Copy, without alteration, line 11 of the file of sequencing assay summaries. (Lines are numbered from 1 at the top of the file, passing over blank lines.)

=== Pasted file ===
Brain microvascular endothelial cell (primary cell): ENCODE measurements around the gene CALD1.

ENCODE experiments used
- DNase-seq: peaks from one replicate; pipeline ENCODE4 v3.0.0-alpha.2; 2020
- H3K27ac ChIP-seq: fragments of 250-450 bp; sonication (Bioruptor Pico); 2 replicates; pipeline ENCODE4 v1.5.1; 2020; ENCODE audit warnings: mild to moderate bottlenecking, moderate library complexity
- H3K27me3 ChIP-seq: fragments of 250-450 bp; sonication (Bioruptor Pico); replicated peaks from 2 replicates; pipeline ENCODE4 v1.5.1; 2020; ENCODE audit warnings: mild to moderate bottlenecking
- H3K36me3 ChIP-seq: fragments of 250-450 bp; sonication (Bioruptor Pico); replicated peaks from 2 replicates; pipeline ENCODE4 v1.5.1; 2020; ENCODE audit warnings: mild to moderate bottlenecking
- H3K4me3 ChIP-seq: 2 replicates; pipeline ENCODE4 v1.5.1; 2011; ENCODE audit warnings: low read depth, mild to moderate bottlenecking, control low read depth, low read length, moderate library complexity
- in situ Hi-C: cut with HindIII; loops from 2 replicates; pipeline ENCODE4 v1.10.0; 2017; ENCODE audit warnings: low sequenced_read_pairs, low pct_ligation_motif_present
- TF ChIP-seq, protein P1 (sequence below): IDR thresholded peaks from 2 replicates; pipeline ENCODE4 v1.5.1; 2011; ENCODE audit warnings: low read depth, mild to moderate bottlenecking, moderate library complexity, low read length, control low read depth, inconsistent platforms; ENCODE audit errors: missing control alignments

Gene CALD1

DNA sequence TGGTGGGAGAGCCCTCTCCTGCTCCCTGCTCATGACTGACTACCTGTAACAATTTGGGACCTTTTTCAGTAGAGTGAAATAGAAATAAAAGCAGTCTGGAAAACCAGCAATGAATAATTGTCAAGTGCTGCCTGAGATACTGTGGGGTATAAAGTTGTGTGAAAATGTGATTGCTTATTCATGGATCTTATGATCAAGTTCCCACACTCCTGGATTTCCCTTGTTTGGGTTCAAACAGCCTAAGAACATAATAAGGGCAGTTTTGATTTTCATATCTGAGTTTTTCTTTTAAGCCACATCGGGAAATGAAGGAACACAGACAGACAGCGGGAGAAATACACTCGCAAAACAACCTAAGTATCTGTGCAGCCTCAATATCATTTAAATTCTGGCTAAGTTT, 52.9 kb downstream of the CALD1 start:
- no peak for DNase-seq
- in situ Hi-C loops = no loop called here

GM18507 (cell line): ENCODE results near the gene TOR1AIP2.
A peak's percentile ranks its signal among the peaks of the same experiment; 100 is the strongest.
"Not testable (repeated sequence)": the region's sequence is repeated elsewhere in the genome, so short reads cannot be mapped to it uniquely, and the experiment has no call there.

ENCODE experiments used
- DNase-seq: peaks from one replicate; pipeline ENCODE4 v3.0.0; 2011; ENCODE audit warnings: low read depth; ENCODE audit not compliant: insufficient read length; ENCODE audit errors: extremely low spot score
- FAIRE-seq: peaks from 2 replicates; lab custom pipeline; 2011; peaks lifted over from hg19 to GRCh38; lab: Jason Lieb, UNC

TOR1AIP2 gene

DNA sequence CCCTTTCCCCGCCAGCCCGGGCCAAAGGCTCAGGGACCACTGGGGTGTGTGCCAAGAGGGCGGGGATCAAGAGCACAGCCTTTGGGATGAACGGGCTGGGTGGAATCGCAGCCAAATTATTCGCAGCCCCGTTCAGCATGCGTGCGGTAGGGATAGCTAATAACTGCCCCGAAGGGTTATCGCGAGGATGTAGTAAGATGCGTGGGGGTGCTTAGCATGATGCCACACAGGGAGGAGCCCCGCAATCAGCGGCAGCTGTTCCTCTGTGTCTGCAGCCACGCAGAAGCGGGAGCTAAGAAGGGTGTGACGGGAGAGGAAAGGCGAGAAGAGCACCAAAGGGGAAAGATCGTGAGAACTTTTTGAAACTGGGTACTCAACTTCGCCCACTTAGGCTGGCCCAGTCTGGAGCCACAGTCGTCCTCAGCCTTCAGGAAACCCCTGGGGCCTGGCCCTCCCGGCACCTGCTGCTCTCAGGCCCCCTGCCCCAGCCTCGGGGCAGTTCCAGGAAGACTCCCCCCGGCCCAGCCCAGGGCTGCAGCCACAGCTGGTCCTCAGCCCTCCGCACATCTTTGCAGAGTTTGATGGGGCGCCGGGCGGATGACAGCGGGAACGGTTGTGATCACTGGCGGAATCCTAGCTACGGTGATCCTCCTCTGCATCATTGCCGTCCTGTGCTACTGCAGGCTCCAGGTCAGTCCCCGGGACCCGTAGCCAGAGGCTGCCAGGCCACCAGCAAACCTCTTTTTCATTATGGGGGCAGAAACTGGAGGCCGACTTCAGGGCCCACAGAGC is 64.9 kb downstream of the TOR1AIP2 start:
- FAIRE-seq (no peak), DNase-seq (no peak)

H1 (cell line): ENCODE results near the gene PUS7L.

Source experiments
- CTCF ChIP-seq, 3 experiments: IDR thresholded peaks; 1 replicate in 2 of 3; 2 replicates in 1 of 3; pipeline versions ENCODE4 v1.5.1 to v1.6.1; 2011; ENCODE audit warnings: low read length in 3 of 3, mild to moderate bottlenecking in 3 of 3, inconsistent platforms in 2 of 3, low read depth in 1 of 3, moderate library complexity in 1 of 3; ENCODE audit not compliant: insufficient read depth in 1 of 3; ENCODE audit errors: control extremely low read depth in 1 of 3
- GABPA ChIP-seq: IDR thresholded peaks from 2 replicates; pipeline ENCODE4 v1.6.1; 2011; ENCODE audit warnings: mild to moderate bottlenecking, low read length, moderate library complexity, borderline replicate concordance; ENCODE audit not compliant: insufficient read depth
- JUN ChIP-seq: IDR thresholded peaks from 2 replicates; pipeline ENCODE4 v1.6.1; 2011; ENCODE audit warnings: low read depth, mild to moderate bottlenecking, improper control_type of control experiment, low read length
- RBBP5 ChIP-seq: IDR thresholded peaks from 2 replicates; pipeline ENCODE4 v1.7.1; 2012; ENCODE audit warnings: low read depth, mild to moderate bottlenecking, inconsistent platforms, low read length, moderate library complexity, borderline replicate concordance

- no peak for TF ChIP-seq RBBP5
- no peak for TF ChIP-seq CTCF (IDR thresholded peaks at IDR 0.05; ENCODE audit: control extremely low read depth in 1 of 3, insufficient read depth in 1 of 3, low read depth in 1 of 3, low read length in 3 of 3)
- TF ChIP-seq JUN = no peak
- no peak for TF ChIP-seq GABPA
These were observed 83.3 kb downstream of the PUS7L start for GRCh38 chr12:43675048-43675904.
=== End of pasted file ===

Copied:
DNA sequence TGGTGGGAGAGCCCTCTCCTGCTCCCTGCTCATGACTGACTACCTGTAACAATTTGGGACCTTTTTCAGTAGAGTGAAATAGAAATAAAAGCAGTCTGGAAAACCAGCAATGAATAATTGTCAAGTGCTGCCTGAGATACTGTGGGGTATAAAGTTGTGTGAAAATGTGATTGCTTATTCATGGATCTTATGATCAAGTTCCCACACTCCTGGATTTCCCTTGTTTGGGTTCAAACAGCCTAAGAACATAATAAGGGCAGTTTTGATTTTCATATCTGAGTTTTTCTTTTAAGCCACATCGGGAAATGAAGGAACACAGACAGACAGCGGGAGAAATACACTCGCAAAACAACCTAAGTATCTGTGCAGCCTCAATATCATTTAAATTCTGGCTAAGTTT, 52.9 kb downstream of the CALD1 start: